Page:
Based on a study conducted between 1955 and 1979, the average expected lifespan of a wild broad-winged hawk is 12 years. The oldest known wild hawk lived at least 14 years and 4 months. Primary causes of mortality include predation, trapping, shooting, and vehicle collisions.
Broad-winged hawks hunt from a perch. Typically, they swoop down on prey to capture it on the ground. They are solitary and territorial, except during migration. This is one of the few raptor species in North America that migrates in flocks. At the peak of migration, flocks (called kettles) can number tens of thousands of individuals. These flocks may also contain other raptor species.
Like many hawk species, broad-winged hawks are excellent at soaring. They make use of thermal currents during migration, allowing them to minimize the energy spent on flapping their wings. They are active primarily during the day.
Threats and Conservation Status
The global population of this species is estimated to be about 1.8 million individuals. Overall, the population is believed to be declining, although data is scarce. In North America, broad-winged hawks are considered quite common.
Broad-winged hawks are protected under the U.S. Migratory Bird Act and CITES Appendix II. They are classified as a species of least concern by the IUCN. One subspecies of broad-winged hawk, the Puerto Rican broad-winged hawk (Buteo platypterus brunnescens) is protected as an endangered species under the U.S. Endangered Species Act.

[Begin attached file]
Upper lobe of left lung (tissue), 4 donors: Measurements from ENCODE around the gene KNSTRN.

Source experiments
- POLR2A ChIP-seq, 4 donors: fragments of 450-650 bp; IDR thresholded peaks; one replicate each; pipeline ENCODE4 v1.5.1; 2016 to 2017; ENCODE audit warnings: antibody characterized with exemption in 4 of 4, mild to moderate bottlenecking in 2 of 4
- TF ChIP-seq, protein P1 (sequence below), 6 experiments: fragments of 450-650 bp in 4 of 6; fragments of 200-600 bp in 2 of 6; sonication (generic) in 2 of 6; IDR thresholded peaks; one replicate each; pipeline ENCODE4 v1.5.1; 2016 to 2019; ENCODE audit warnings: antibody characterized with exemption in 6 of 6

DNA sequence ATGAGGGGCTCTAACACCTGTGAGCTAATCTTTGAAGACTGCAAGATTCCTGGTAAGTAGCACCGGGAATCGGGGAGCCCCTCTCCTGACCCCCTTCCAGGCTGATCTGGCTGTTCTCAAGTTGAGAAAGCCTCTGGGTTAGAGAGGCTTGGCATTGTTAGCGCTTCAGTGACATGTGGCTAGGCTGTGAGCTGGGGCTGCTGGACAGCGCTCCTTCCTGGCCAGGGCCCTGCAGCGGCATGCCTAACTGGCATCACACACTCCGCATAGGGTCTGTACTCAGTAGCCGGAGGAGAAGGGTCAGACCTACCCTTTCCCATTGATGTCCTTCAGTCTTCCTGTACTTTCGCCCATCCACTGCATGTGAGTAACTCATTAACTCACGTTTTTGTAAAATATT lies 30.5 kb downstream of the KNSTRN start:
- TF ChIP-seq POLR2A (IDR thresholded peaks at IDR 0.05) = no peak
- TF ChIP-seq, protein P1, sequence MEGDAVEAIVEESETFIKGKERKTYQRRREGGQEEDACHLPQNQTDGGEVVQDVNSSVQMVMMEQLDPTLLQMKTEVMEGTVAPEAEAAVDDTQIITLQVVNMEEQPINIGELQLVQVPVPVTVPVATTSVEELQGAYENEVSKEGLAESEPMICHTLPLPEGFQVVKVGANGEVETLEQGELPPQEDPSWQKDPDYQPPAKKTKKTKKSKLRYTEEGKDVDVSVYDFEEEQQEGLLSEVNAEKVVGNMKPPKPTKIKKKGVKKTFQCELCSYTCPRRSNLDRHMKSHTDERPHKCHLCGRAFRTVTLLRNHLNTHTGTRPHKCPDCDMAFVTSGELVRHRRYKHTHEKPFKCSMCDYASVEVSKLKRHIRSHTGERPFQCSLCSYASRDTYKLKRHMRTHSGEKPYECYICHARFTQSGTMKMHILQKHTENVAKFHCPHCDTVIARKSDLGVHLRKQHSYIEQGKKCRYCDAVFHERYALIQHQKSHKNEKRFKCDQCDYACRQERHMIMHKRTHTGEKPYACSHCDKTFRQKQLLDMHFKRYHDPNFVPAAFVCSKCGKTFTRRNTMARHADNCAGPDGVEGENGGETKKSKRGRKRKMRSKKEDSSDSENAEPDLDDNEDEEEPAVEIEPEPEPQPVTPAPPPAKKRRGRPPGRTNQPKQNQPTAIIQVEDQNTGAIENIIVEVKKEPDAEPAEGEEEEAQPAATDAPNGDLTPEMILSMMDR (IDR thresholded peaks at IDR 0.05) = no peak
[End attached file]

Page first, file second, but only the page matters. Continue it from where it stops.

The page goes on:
Common predators of eggs and chicks are avian and climbing predators, including raccoons, porcupines, American crows, black bears, and great horned owls. Predation of adults has not been well documented.
Prejudices against birds of prey still persist among many who wrongly believe that they harm wildlife or present major threats to domestic animals. Biological studies have documented their ecological importance as major controls on rodent populations. Some birds of prey feed on snakes, insects or other potential pests. No species of raptor poses a significant threat to domestic animals.
Instruct guests to never litter, especially when they are in a car. Throwing trash out along the roads not only makes the roads less attractive, but can also attract animals to the sides of the road. Some of these animals might look appetizing to an owl, hawk, or other predator which are then more likely to be hit by passing vehicles.
Did you know…
Going for a walk around ZooAmerica.
Contributors and Citations
- The Philadelphia Zoo